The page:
Monday, June 29, 2015

Retaking the Fort

My current visit with the Peace Corps is not the first time I have been to the island of St. Lucia. During one of our Caribbean cruises (probably about seven years ago), Anna and I were on a ship that stopped for a day in St. Lucia. We disembarked from the giant cruise ship in the capital of Castries and went to another dock where we boarded a two-masted wooden sailing ship. This old sailing vessel took us out from the port and up the Caribbean coast of the island.

The sounds of a sailing ship are much different than motorized ships—the whipping of the wind in the sails, the waves cresting against the hull, the creaking of the wooden planks, etc. I remember thinking that somewhere back in my family tree, my ancestors made a crossing of the Atlantic on a similar wooden ship—a humbling thought which made me thankful for their bravery. I realize (especially now) just how blessed I am to have been born in America.

Our ship's destination that day was Pigeon Island, which includes the remnants of a fort built by the British in 1778. Named Fort Rodney, it was a key post in the battles with France for control of the Caribbean. The fort is atop one of the two peaks on Pigeon Island, which was originally just off the coast of St. Lucia. However, in 1972 the island was artificially joined to the western coast of the mainland by a man-made causeway (now home to a Sandals Resort).

Upon our ship's arrival years ago, Anna and I decided to create our own path to the fort at the top of the mountain, by going straight up the steep hillside, rather than taking the tourist path which zig-zags its way up the hill in a more casual manner. After all, we are West Virginia Mountaineers, and we enjoy blazing our own trail when scaling mountains!

Once we made our way to the summit, it was interesting to roam around the remains of this historical site. Plus, the views were fantastic! Later that day we sailed back to Castries, where we reboarded our giant cruise ship and headed off to some other Caribbean island.

Little did I know that years later I would return to Fort Rodney—this time as a local Peace Corps volunteer. On Sunday, thirteen of us squeezed into a minibus for a trip down the mountain to Pigeon Island (which can be driven to as a result of the aforementioned causeway). It was a beautiful day to spend checking out the historical sites atop the twin peaks (thus refreshing my memories of my prior visit), as well as for relaxing on the beach afterward.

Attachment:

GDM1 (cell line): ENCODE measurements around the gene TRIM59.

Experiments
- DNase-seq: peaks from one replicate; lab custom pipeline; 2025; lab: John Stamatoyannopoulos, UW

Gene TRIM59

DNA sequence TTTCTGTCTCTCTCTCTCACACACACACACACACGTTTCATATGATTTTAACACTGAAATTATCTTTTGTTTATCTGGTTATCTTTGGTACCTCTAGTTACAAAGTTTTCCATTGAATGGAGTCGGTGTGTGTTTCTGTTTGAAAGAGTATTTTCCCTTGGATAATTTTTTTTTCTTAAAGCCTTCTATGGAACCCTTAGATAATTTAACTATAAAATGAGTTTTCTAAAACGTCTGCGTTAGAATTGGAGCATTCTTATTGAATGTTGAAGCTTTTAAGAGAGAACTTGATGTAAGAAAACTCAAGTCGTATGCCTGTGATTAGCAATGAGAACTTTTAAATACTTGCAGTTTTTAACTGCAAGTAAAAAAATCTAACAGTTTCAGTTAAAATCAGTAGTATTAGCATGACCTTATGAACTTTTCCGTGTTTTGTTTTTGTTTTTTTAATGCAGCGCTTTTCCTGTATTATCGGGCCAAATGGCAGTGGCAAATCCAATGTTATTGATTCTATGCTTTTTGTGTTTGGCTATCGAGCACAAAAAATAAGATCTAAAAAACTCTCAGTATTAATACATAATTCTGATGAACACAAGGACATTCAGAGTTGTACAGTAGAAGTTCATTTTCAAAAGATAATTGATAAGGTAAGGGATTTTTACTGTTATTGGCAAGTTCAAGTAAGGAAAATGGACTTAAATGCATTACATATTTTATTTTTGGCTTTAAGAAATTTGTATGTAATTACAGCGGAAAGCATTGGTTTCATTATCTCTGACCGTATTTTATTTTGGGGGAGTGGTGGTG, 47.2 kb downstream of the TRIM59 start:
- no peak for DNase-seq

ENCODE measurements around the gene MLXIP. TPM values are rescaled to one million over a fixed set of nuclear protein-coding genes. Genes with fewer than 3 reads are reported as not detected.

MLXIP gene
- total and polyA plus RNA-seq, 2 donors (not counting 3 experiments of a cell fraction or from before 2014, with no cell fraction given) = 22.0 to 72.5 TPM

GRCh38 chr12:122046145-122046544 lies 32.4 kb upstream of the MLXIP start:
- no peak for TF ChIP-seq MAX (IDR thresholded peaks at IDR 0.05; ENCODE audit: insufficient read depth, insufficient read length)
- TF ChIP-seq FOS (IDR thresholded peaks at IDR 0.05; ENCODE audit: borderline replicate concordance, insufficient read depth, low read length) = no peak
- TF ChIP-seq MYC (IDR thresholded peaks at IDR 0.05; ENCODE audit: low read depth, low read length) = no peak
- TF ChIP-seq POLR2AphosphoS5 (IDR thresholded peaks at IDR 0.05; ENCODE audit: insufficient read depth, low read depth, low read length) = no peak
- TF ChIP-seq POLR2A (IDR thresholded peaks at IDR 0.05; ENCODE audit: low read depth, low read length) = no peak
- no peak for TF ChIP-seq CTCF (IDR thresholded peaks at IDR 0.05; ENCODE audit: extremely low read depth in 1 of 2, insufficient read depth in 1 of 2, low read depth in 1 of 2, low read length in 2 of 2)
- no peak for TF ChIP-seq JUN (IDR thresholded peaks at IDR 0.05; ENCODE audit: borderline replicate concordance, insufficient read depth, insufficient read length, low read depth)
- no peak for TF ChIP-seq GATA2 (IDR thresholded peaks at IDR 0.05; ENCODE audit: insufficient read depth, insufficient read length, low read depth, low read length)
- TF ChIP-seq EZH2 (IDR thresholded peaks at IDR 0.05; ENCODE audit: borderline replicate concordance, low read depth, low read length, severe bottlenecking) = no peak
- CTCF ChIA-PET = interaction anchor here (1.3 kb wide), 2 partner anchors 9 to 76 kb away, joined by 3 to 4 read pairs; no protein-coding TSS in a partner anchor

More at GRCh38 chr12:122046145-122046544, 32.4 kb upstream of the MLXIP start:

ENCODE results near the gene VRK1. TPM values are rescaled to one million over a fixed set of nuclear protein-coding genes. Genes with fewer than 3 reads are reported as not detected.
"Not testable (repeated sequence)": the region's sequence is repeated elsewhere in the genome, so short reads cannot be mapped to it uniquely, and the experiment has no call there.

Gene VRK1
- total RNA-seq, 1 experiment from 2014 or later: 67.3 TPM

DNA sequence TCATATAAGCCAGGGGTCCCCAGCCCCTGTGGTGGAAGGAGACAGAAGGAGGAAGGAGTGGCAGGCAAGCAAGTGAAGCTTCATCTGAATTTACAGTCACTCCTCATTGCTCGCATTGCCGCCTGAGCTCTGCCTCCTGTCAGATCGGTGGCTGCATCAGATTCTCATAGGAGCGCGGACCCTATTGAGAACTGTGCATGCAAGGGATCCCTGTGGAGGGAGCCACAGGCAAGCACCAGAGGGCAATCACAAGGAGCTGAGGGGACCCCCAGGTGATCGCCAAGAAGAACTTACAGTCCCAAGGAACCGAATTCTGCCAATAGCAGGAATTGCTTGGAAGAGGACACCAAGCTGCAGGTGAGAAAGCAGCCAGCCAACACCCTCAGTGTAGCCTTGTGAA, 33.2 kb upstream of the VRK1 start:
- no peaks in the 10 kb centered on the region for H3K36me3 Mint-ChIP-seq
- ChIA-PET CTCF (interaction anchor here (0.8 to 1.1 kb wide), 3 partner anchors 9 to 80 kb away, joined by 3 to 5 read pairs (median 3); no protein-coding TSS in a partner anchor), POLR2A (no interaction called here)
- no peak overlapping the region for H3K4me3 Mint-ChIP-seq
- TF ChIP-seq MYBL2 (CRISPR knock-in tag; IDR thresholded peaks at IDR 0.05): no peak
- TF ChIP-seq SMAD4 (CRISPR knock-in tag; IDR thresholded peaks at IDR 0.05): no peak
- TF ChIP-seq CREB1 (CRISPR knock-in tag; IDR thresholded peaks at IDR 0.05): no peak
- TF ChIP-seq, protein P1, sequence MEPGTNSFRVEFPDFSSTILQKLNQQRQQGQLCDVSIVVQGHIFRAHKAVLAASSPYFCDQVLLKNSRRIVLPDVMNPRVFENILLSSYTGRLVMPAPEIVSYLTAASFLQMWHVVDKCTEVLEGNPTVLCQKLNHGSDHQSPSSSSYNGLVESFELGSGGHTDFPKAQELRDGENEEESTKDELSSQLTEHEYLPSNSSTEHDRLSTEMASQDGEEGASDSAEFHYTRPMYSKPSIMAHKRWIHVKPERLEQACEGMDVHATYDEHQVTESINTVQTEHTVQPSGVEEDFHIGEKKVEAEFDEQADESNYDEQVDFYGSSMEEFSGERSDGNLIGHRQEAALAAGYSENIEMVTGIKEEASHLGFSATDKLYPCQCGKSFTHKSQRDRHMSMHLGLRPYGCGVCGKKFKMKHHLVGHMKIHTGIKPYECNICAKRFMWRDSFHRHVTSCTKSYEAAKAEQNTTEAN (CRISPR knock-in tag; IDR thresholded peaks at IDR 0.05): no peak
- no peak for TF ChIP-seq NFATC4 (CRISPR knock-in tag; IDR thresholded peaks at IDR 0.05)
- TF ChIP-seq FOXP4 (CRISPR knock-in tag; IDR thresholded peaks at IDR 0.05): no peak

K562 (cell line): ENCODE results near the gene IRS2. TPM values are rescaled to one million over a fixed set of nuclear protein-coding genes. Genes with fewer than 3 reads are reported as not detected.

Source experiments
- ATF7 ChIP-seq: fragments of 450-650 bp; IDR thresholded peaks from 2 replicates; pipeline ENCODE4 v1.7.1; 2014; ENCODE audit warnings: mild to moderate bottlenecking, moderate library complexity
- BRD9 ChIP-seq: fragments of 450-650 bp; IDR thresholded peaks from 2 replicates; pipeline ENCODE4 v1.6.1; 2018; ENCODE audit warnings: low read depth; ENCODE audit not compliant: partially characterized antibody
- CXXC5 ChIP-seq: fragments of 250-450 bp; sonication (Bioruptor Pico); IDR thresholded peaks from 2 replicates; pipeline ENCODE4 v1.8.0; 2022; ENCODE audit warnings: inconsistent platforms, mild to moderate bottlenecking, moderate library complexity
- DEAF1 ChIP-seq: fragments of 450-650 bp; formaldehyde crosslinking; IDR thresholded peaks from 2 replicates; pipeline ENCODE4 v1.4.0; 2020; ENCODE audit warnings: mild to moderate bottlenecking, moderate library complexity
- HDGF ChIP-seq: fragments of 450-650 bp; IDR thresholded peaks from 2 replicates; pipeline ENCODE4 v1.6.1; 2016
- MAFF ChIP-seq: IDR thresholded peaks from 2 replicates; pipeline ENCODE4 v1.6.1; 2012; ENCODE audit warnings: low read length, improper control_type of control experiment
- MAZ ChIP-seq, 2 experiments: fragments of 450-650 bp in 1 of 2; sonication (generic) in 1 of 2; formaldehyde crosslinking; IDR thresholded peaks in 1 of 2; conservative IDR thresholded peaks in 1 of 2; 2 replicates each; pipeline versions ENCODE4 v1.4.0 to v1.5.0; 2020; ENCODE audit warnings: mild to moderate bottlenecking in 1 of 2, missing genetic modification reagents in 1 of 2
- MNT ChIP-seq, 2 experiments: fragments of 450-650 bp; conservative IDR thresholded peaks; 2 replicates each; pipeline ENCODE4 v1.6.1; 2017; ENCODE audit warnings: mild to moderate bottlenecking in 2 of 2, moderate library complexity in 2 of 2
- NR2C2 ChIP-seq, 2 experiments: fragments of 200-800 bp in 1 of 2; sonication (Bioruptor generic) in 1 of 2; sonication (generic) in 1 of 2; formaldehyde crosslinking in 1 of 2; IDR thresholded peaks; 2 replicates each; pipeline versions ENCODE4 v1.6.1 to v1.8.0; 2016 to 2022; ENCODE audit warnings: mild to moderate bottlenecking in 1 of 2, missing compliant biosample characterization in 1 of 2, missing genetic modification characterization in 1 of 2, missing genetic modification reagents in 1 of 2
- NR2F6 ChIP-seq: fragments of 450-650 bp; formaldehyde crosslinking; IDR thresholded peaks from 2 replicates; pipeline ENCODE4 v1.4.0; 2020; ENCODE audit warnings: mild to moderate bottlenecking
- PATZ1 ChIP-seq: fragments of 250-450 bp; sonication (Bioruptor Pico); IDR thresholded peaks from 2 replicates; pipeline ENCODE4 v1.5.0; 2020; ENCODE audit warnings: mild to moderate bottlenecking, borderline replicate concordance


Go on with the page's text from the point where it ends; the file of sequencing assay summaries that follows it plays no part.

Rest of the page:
This time, I went along with the group and we took the tourist path up the mountain. Of the two peaks on the island, the slightly shorter one guarding the bay was where Fort Rodney was built. The higher peak is called Signal Hill, where a lookout could see as far as the French island of Martinique. Roaming around the remnants of a fort built well over two centuries ago was awesome—but not as awesome as the views from this high vantage point! It was obvious why Admiral Rodney occupied Pigeon Island and built his fort here.

After exploring the fort, we crossed the ridge of the island and climbed the steep trail to the summit of Signal Hill, with its commanding view of the entire area. From that height, you could see for miles—it was phenomenal!

After hiking back down, we spent the rest of our time on the golden beach and in the beautiful turquoise waters. It was a great day of relaxation—before we hit the classroom again for another week of intensive training. Below are some pictures with captions.

This is the beach where we swam after climbing the hills. Fort Rodney can be seen at the top of the mountain.

With my colleagues at the fort, with me holding my Peace Corps beach bag.